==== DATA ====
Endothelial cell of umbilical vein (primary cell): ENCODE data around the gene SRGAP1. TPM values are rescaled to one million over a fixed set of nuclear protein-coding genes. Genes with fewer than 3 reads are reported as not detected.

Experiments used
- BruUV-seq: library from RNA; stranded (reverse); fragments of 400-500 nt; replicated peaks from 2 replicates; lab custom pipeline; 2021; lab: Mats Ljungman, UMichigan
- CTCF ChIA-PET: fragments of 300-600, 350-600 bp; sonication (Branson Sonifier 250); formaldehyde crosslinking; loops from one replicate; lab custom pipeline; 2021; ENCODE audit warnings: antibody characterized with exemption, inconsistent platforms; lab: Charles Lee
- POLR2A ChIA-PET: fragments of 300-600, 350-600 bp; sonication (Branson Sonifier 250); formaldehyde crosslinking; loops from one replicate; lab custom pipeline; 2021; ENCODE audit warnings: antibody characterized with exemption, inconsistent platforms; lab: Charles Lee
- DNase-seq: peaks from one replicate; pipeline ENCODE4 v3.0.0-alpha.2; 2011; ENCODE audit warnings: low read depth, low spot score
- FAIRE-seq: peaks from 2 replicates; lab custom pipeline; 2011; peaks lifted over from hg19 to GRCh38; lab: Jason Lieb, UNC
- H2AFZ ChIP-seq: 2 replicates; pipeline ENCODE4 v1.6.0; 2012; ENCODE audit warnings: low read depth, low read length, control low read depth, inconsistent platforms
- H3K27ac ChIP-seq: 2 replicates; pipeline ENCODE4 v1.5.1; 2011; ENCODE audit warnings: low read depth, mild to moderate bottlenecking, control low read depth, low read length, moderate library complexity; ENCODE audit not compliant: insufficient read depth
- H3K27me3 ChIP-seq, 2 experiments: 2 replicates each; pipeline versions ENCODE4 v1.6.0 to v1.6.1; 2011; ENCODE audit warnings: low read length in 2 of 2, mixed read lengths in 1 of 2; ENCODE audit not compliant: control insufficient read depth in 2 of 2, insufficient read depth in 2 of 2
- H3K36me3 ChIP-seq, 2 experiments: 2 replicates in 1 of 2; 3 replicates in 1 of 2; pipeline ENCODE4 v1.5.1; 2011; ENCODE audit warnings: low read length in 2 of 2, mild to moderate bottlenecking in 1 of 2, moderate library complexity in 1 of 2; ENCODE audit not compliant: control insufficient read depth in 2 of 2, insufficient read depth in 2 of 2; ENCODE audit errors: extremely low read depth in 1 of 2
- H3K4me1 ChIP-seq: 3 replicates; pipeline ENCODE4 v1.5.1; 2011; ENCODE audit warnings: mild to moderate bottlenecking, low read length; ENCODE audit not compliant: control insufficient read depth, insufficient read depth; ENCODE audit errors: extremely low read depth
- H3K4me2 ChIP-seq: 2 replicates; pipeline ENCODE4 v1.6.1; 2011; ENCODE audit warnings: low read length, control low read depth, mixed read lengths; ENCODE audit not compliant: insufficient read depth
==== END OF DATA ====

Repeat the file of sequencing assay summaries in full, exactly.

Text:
Endothelial cell of umbilical vein (primary cell): ENCODE data around the gene SRGAP1. TPM values are rescaled to one million over a fixed set of nuclear protein-coding genes. Genes with fewer than 3 reads are reported as not detected.

Experiments used
- BruUV-seq: library from RNA; stranded (reverse); fragments of 400-500 nt; replicated peaks from 2 replicates; lab custom pipeline; 2021; lab: Mats Ljungman, UMichigan
- CTCF ChIA-PET: fragments of 300-600, 350-600 bp; sonication (Branson Sonifier 250); formaldehyde crosslinking; loops from one replicate; lab custom pipeline; 2021; ENCODE audit warnings: antibody characterized with exemption, inconsistent platforms; lab: Charles Lee
- POLR2A ChIA-PET: fragments of 300-600, 350-600 bp; sonication (Branson Sonifier 250); formaldehyde crosslinking; loops from one replicate; lab custom pipeline; 2021; ENCODE audit warnings: antibody characterized with exemption, inconsistent platforms; lab: Charles Lee
- DNase-seq: peaks from one replicate; pipeline ENCODE4 v3.0.0-alpha.2; 2011; ENCODE audit warnings: low read depth, low spot score
- FAIRE-seq: peaks from 2 replicates; lab custom pipeline; 2011; peaks lifted over from hg19 to GRCh38; lab: Jason Lieb, UNC
- H2AFZ ChIP-seq: 2 replicates; pipeline ENCODE4 v1.6.0; 2012; ENCODE audit warnings: low read depth, low read length, control low read depth, inconsistent platforms
- H3K27ac ChIP-seq: 2 replicates; pipeline ENCODE4 v1.5.1; 2011; ENCODE audit warnings: low read depth, mild to moderate bottlenecking, control low read depth, low read length, moderate library complexity; ENCODE audit not compliant: insufficient read depth
- H3K27me3 ChIP-seq, 2 experiments: 2 replicates each; pipeline versions ENCODE4 v1.6.0 to v1.6.1; 2011; ENCODE audit warnings: low read length in 2 of 2, mixed read lengths in 1 of 2; ENCODE audit not compliant: control insufficient read depth in 2 of 2, insufficient read depth in 2 of 2
- H3K36me3 ChIP-seq, 2 experiments: 2 replicates in 1 of 2; 3 replicates in 1 of 2; pipeline ENCODE4 v1.5.1; 2011; ENCODE audit warnings: low read length in 2 of 2, mild to moderate bottlenecking in 1 of 2, moderate library complexity in 1 of 2; ENCODE audit not compliant: control insufficient read depth in 2 of 2, insufficient read depth in 2 of 2; ENCODE audit errors: extremely low read depth in 1 of 2
- H3K4me1 ChIP-seq: 3 replicates; pipeline ENCODE4 v1.5.1; 2011; ENCODE audit warnings: mild to moderate bottlenecking, low read length; ENCODE audit not compliant: control insufficient read depth, insufficient read depth; ENCODE audit errors: extremely low read depth
- H3K4me2 ChIP-seq: 2 replicates; pipeline ENCODE4 v1.6.1; 2011; ENCODE audit warnings: low read length, control low read depth, mixed read lengths; ENCODE audit not compliant: insufficient read depth